Our producer Morgan Greenstreet just spent a few months traveling through Ghana, Togo and Benin. For the edification of our hips and ears, he has selected five songs that are currently extremely popular in Accra, Ghana, and beyond. They are not necessarily the newest, but they are the some of the truest. They are the songs that can be heard everywhere, anytime in Accra, Ghana–blasting from sound systems, inside a tro-tro communal bus, or even at a funeral wake-keeping.
Sarkodie is one of the undisputed kings of Afrobeats/azonto/hiplife/whatever you want to call it. His music can be heard everywhere, all the time. I had the chance to see Sarkodie perform in Accra on Dec. 15 at the BBNZ Live Afrobeats show at Accra Independence Square. Sark followed Lauryn Hill, coming onstage at 3:30 a.m., to “Illuminati,” in gold chains and sunglasses. People came running from every direction, suddenly wide awake, singing along to his lightning raps, smiling and laughing.
This song, “Adonaï,” features Castro, a very popular singer who disappeared this past July in a jet-ski accident at Ada, on the Ghanaian coast. There are many rumors in Ghana that Castro is still alive, or that he was murdered as a ritual sacrifice. Castro’s disappearance and probable death have certainly increased his mystique, and the popularity of this song.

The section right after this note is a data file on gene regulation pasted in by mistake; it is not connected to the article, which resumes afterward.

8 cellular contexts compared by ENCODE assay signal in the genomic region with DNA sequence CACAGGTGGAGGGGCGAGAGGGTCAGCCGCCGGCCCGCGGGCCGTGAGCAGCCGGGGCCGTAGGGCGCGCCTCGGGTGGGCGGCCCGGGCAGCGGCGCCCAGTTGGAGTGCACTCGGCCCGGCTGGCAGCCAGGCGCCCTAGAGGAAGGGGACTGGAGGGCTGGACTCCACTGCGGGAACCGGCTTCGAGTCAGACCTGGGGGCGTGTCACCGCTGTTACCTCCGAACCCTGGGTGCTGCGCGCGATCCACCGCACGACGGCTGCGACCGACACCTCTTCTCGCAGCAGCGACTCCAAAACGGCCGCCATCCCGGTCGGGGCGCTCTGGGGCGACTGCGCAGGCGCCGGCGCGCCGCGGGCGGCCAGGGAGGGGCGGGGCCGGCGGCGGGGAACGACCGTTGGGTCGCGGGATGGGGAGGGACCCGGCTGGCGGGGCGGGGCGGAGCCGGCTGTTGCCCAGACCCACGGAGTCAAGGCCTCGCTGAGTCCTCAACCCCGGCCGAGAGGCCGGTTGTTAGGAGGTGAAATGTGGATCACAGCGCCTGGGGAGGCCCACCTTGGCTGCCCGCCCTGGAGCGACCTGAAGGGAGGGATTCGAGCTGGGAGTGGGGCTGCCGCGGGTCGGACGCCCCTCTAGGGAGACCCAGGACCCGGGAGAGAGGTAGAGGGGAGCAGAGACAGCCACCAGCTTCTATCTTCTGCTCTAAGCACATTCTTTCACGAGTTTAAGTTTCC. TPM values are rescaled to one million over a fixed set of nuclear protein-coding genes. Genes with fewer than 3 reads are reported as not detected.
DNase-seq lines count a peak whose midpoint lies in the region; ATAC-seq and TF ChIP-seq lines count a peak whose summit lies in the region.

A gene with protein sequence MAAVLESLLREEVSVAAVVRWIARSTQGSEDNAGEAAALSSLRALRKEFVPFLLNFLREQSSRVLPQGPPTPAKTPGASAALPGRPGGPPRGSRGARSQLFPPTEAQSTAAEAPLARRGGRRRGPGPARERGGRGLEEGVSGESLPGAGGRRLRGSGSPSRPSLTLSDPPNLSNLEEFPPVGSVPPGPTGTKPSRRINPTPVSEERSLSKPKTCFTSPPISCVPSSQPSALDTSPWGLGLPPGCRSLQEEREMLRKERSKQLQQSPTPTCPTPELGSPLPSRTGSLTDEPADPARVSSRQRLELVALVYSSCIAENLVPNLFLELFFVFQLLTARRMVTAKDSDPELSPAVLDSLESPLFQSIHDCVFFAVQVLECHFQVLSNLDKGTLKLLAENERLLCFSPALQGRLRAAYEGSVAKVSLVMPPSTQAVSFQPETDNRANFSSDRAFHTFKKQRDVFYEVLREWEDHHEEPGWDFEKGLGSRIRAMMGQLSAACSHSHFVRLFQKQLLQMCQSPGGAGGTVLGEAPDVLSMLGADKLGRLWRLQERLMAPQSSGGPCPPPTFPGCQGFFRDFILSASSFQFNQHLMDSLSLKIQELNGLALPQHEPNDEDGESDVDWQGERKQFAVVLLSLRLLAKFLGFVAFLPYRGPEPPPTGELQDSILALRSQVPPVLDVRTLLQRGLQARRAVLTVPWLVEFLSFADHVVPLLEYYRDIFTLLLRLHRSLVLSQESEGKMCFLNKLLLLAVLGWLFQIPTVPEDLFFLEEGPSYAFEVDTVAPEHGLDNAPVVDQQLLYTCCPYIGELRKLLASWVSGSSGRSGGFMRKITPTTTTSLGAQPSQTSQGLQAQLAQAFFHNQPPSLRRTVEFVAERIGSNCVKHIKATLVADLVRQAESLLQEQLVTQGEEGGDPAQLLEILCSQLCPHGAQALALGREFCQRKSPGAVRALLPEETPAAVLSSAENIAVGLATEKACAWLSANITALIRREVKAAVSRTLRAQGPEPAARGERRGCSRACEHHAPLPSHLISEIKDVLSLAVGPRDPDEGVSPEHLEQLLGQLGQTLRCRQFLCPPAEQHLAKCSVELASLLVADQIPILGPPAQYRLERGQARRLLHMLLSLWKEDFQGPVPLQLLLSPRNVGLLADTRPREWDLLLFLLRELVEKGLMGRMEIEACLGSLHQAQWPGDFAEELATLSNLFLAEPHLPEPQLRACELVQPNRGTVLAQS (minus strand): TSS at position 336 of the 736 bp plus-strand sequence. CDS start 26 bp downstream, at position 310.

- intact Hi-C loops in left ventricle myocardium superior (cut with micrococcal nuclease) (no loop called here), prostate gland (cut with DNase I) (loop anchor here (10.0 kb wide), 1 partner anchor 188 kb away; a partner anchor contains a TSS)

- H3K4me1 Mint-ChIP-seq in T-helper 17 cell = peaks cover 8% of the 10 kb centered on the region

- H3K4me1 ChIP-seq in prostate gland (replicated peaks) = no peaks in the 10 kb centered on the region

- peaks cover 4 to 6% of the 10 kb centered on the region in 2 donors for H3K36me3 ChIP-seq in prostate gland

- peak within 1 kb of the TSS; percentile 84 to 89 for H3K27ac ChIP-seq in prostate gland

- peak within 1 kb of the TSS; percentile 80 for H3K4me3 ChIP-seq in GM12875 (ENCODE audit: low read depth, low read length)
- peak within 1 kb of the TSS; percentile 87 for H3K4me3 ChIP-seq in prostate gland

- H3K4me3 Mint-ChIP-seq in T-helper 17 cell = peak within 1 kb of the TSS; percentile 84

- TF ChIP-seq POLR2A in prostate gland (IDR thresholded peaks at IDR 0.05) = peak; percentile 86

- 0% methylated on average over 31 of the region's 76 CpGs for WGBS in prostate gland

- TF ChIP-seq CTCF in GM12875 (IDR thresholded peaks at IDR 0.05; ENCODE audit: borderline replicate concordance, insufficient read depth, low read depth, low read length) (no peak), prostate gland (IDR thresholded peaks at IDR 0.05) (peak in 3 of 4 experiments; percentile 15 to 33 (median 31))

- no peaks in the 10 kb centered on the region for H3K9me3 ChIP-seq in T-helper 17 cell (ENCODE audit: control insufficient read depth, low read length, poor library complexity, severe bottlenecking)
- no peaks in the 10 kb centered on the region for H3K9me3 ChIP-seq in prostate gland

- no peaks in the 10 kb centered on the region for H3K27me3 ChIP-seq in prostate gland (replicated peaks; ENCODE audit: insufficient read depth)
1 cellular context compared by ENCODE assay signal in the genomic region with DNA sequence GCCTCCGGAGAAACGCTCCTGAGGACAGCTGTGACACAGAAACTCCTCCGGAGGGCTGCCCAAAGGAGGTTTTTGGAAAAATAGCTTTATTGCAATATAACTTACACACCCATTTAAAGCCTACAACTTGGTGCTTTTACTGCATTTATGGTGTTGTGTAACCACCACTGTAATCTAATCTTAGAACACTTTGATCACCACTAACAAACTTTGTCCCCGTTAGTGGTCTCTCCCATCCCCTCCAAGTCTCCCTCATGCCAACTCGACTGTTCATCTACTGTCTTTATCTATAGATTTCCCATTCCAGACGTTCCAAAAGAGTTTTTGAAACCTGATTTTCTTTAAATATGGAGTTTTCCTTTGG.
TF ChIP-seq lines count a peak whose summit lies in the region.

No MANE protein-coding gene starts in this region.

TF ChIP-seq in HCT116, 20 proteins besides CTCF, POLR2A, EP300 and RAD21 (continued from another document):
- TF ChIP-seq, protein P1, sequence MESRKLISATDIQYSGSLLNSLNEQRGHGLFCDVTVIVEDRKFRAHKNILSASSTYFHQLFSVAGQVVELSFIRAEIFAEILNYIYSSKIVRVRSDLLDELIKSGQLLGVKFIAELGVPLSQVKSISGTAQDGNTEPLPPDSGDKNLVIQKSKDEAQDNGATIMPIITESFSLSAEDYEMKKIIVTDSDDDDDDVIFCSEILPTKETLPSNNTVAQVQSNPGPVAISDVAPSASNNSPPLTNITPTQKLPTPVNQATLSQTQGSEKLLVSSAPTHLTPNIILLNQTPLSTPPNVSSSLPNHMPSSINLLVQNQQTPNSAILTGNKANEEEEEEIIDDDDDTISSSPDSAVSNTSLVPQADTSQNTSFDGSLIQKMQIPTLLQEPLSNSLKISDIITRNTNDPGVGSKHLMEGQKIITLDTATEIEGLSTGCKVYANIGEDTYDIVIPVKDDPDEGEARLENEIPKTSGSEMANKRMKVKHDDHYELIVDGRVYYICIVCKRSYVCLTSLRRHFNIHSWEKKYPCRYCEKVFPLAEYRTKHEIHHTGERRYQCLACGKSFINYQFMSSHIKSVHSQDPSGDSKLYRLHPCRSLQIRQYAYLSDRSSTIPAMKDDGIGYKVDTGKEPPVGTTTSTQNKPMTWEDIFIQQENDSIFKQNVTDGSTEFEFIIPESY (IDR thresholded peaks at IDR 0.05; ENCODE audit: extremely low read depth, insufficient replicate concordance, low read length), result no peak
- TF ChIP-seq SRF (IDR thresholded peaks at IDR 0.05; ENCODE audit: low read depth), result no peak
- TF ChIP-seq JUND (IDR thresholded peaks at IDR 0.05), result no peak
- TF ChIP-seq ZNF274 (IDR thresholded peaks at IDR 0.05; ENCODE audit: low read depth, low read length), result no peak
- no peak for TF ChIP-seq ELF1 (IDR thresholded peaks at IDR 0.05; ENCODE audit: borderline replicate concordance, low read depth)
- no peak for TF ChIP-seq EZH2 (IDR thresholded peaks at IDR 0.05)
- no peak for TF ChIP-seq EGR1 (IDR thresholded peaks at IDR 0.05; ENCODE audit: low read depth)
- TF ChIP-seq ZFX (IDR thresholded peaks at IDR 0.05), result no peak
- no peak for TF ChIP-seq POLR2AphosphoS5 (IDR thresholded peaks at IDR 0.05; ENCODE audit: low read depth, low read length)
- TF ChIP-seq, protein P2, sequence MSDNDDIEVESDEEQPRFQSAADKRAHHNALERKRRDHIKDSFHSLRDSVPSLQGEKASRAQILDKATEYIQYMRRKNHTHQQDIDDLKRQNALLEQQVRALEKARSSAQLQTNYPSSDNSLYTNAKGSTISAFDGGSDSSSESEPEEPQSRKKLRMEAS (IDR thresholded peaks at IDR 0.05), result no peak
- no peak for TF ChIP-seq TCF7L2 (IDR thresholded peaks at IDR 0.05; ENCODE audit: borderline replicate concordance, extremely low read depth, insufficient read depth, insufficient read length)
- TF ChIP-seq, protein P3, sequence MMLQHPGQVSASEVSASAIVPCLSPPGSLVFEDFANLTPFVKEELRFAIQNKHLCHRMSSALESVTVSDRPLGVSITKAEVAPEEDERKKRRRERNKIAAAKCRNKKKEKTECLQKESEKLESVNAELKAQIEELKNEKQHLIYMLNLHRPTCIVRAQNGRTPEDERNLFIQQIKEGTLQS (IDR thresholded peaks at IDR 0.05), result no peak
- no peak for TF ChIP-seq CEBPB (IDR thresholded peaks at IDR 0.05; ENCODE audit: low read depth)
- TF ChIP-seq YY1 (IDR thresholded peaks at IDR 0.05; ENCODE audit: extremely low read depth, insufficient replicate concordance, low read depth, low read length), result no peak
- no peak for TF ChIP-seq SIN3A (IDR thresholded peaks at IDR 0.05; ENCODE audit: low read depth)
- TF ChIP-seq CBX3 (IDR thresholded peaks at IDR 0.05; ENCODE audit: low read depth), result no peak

Another huge song in Ghana right now, “Baafira,” from dancehall artist Stonebwoy, also features Sarkodie. Although Shatta Wale is a bigger star than Stonebwoy in the hardcore dancehall scene in Accra, Stonebwoy has more crossover appeal because of the catchiness of songs like this:
Although Ghanaians love local pop music, especially gospel-highlife sung in Twi, Nigerian pop music is still completely winning for creativity and excellent songwriting. Davido’s “Aye,” a gorgeous 6/8 love song with some delectable bass work, is a fine, fine example. Please enjoy responsibly:
Another good example of long-lasting hits outta Naija: Kcee featuring Wizkid, “Pullover,” with some lovely bass work and tongue-twisting wordplay: “Baby your pullover/show me your particulars, baby pull over.”
Also from Nigeria, from the lady Yemi Alade, a formal complaint against a lover, in the form of a totally grooving story-song, “Johnny.”